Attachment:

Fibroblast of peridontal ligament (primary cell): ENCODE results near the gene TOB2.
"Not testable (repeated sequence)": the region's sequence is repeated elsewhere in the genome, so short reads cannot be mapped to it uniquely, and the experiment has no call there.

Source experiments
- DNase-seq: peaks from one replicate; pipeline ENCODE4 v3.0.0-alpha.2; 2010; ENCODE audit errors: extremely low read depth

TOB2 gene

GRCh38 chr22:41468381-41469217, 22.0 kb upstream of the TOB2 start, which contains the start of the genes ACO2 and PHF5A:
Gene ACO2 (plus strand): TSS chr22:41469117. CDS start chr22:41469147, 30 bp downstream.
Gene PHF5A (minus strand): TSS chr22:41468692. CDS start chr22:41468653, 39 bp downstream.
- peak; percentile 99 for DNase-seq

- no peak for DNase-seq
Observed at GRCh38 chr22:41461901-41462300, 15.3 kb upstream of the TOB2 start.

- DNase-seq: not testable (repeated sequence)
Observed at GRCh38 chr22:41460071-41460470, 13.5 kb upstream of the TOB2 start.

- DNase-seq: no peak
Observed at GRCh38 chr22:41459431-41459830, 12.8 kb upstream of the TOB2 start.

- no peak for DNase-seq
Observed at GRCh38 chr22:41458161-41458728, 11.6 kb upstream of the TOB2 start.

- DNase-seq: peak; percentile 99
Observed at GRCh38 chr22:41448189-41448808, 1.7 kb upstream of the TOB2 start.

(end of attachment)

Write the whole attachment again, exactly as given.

Fibroblast of peridontal ligament (primary cell): ENCODE results near the gene TOB2.
"Not testable (repeated sequence)": the region's sequence is repeated elsewhere in the genome, so short reads cannot be mapped to it uniquely, and the experiment has no call there.

Source experiments
- DNase-seq: peaks from one replicate; pipeline ENCODE4 v3.0.0-alpha.2; 2010; ENCODE audit errors: extremely low read depth

TOB2 gene

GRCh38 chr22:41468381-41469217, 22.0 kb upstream of the TOB2 start, which contains the start of the genes ACO2 and PHF5A:
Gene ACO2 (plus strand): TSS chr22:41469117. CDS start chr22:41469147, 30 bp downstream.
Gene PHF5A (minus strand): TSS chr22:41468692. CDS start chr22:41468653, 39 bp downstream.
- peak; percentile 99 for DNase-seq

- no peak for DNase-seq
Observed at GRCh38 chr22:41461901-41462300, 15.3 kb upstream of the TOB2 start.

- DNase-seq: not testable (repeated sequence)
Observed at GRCh38 chr22:41460071-41460470, 13.5 kb upstream of the TOB2 start.

- DNase-seq: no peak
Observed at GRCh38 chr22:41459431-41459830, 12.8 kb upstream of the TOB2 start.

- no peak for DNase-seq
Observed at GRCh38 chr22:41458161-41458728, 11.6 kb upstream of the TOB2 start.

- DNase-seq: peak; percentile 99
Observed at GRCh38 chr22:41448189-41448808, 1.7 kb upstream of the TOB2 start.